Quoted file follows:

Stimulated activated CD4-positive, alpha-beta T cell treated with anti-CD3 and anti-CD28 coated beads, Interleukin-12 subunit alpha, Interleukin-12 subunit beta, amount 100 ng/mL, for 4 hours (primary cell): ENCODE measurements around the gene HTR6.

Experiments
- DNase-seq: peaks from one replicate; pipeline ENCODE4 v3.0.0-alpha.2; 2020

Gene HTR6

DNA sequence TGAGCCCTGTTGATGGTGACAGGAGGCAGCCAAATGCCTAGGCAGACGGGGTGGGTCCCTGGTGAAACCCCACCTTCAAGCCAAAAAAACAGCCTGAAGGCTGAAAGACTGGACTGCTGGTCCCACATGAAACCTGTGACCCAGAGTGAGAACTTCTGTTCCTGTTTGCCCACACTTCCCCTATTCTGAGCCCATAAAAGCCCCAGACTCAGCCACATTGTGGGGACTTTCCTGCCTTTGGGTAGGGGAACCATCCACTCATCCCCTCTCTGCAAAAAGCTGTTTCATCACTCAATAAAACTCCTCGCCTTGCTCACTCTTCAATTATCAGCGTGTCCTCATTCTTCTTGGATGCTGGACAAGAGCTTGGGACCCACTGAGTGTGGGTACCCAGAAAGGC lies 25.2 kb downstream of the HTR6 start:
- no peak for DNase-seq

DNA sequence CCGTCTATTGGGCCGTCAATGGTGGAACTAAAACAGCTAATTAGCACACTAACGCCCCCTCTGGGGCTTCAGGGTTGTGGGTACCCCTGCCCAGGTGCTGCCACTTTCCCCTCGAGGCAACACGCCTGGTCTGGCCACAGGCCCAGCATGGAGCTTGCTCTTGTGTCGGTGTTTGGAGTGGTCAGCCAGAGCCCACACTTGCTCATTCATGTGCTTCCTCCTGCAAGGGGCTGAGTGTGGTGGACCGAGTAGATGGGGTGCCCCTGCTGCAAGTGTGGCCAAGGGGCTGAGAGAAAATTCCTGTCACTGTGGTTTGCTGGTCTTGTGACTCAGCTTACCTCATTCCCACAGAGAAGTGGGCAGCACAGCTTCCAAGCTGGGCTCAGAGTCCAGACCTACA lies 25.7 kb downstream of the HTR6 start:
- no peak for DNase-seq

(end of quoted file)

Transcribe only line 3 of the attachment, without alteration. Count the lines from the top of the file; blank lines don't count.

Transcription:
- DNase-seq: peaks from one replicate; pipeline ENCODE4 v3.0.0-alpha.2; 2020